St. Andrews Ghost Stories/A Spiritualistic Seance

From Wikisource
Jump to navigation Jump to search

A Spiritualistic Seance.

The M'Whiskers, whom I met at Oban, were very jolly old people. Papa M'Whisker had made a big fortune teaplanting in Ceylon, and had bought, and added to Dramdotty Castle in the far, far north. They were perfectly full of ghosts and spiritualism, and at Dramdotty they seemed to have a ghost for every day in the week. On Monday there was the "Spotted Nun," on Tuesday the "Floating Infant," on Wednesday the "Headless Dwarf," on Thursday the "Vanishing Nigger," on Friday the "Burnt Lady," and on Saturday the "Human Balloon," and on Sunday the whole lot attended on them, and, I daresay, went to the kirk with them.

M'Whisker himself was a jovial soul, fond of his toddy, and very much resembled the Dougal Cratur in "Rob Roy." My friend, John Clyde, should have seen him. He had a furious red head of hair and beard of the same colour, and the street boys used to call after him the song, "The folks all call me Carroty, What, what, what, oh! Carroty," etc. Mrs M'Whisker was a stout lady with eyes like small tomatoes and a gimlet nose. They had a son, a boy of ten, called Fernando M'Whisker, because he was born in Spain. When they came to St Andrews they had purchased a number of my "Ghost Books." (These ghosts at present chiefly haunt the Citizen Warehouse, book-sellers' shops, and the railway bookstall.) That is the reason perhaps that the M'Whiskers invited me to a spiritualistic seance at their house in South Street. They generally came to St Andrews for the winter, partly to get away from the cold of their northern home, and partly because they thought the history and atmosphere of St Andrews lent itself to an all-pervading presence of ghosts, spooks, and spirits. I had only been to two such shows before—one at Helensburgh and one at Cambridge—and was, and still am, very doubtful of the genuineness of spiritualism. On the day appointed I went to the M'Whiskers' house in South Street, and was shown in by a Highlander in the M'Whisker tartan. It was early in the afternoon, but I found the shutters in the large room all shut, and a few dim lights only were burning. On a sideboard in the corner stood plenty of refreshments and everything else to comfort the inner man. In the centre of the room there was a round table covered with a M'Whisker tartan tablecloth, which touched the floor all round: this in itself was suspicious to my mind. I was introduced to the chief medium, one Mr Peter Fancourt, who looked as if he had been buried and dug up again. He was in tight, sleek black clothes, and resembled in every way "Uriah Heep" in "David Copperfield." The other medium was a Mrs Flyflap Corncockle. They were supposed not to know each other, but I am as certain that they were accomplices as that the Bell Rock is near St Andrews Bay. A number of chairs encircled the table. We had all to seat ourselves on these chairs, with our thumbs and little fingers touching round the edge of the table. The thing that happened was a kind of "squish," and then a huge bouquet of flowers descended on the table from somewhere. It was a clever trick, but the flowers were of the commonest sort, and what I had seen in all the greengrocers' shops that morning. The lights were now turned very low, and a spirit arm and hand appeared floating about, which shone a good deal. It hovered about from the ceiling to above our heads, and when I got a chance I jumped on a chair and seized it with both hands. It seemed to shrink up, and was torn through my hands very forcibly, and in such a material manner that I was forced to let go. I don't know where the hand and arm went to, but it was simply a juggling trick. After this "Mr Heep" (I beg his pardon, Mr Fancourt) said that there was an unbeliever present, and as I was that unbeliever I was relegated to an armchair by the fireplace with one of M'Whisker's muckle cigars. From that point of vantage I watched the whole affair, and they assured me they would tell me all that was going on. The next very curious thing was that they suddenly all took their hands off the table, and their eyes slowly followed something ceilingwards. It was funny to see them all lying back staring up at the roof. Then very slowly their heads and eyes resumed their normal position. "Did you see that?" said the M'Whisker triumphantly. "I saw nothing whatever," I remarked. "What! did you not see the table float up to the ceiling? It remained there quite half a second, and then came down as lightly as a feather." "I was watching the table the whole time," I said, "and it never moved an inch from its place." "Oh! you are an unbeliever," said Mrs M'Whisker sadly, "but later on when it is darker you will see Mr Fancourt float out of one of the windows and come in at the other." I fervently hoped if he did anything of the kind he would come a cropper on the pavement below and break some of his ribs. The table then started to dance about and move along, but this, I am certain, was simply engineered by those two mediums.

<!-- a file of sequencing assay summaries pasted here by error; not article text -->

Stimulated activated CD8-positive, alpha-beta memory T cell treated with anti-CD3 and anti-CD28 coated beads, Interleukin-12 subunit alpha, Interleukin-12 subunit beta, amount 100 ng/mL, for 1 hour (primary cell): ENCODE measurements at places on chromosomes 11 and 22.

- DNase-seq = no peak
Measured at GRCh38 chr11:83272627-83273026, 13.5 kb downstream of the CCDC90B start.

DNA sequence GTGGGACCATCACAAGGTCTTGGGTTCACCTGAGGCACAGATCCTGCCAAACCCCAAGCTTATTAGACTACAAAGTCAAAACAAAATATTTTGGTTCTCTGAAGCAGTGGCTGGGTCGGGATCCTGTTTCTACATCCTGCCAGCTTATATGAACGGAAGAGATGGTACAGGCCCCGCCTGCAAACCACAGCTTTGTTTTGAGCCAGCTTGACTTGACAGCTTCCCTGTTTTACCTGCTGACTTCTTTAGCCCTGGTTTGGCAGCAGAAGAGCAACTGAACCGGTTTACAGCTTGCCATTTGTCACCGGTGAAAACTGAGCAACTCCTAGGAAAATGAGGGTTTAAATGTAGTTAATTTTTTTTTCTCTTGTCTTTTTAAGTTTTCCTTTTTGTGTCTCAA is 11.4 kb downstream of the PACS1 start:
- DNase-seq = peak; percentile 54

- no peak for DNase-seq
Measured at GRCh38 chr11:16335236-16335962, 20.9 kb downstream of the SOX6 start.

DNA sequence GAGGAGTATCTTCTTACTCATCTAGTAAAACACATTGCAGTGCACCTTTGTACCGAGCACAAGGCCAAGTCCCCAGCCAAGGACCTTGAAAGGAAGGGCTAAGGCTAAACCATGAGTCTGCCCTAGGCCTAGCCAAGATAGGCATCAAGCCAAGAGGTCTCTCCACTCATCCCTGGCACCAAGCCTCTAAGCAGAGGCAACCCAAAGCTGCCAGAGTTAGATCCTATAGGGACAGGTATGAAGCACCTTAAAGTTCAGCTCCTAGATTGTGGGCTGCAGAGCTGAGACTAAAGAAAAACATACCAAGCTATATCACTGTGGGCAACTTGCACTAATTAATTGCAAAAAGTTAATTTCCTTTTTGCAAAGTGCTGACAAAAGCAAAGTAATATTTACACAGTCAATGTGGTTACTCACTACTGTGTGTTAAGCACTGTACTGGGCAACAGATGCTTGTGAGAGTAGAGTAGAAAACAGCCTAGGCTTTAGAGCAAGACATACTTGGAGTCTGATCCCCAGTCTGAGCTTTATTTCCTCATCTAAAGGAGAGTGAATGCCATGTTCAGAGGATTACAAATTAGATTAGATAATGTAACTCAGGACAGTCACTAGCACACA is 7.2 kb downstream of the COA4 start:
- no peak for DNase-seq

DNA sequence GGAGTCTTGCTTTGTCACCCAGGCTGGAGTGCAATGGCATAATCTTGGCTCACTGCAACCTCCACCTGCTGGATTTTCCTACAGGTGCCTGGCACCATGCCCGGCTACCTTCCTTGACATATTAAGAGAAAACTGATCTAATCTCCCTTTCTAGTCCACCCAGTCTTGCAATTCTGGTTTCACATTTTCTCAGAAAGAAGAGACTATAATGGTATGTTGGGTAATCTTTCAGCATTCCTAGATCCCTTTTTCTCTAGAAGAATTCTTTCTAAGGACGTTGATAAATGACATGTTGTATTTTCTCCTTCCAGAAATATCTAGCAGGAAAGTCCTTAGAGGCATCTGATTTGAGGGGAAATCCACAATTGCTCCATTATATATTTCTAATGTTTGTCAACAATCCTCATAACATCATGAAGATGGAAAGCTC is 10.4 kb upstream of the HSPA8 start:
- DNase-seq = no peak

After some tomfoolery of this kind they all agreed that "Ouija" should be brought out. A large oblong yellow board was then produced and laid on the table. On it were the letters of the alphabet and a number of figures, also the sun, moon, and stars, and some other fantastic symbols. On this board was placed a small table with a round body and round head, it had three hind legs and a front, which was the pointer. These legs had little red velvet boots on. The two mediums then placed their hands on each side of this curious table, which immediately began to run about to the letters and figures, spelling out things and fixing dates in answer to questions asked. It was not the least like a planchette, which is on wheels. The first thing they informed me it had said was that a spirit called Clarissa was present, and for many years she had lain a-dying in that room. She maintained that she was some distant relation of the White Lady of the Haunted Tower. It then rushed into poetry. Its first effort was the "Legend of Purple James and his Girl," a comic thing which reminded me of the "Bab Ballads." They afterwards gave me a copy of this poem, which I still possess. Next the spirit gave us a Scotch poem about a haggis, and then one called "Edward and the Hard-Boiled Egg." It then devoted its attention to me, whom it characterised as the "Unbeliever." It stated that if the Antiquarian Society would dig a pit four feet square by six feet deep between the two dungeons in the Kitchen Tower of the Castle, and if the rock were cut through, a cave would be found full of casks of good red wine. On no condition whatever would I, on such evidence recommend the Society to strike a pick in there. The next spirit that turned up was one Jaspar Codlever. He alluded to me as "the Cambridge man in the chair with the cigar." He said that if excavation were made between the two last trees in Lawpark Wood a stone cist would be found full of Pictish ornaments. Again he told us that within a cave on the cliffs there was a chalice of great value placed there by Isabella the Nun, who still guarded it by night and day, and was very dangerous to approach. This spirit then went away, and his place was taken by a monk named Rudolph, who informed us that the entrance to the Crypt or sub-Chapel was between two of the pillars in the Priory. As there are a lot of pillars there, it is impossible to know which he meant. He said this entrance was near Roger's tomb. Who Roger may be I know not. He then told us about this Crypt. He said there was something so horrible in it that it turned him sick. Curiously enough, some thought-reading people told us the same story in the Town Hall some years ago, but they said the underground Chapel was at the east end of the Cathedral. The monk then went on to tell us of this place in the Priory. He said it had Purbeck marble pillars, a well of clear water, and three small costly altars, and a number of books of the Vincentian Canons. There was a short interval now, and the lights were turned up. I was anxious to get away, but they implored me to stay and see the cabinet and the spirits therein. I told them in my most dramatic fashion that I was late already, and I had a meeting on. M'Whisker then begged me, if I would not stay to see the spirits, to taste some, and he mixed me an excellent whisky-and-soda, which he called a "Blairgowrie." I then made my adieu, and was very glad to get once more into the street and also into a world of sense. The M'Whiskers informed me some days afterwards that they were very sorry at my leaving, as, after I had gone, Fancourt had floated out of the window, and numerous wonderful spirits had appeared in the cabinet. I am glad I went when I did, as I should certainly have taken a poker to that cabinet.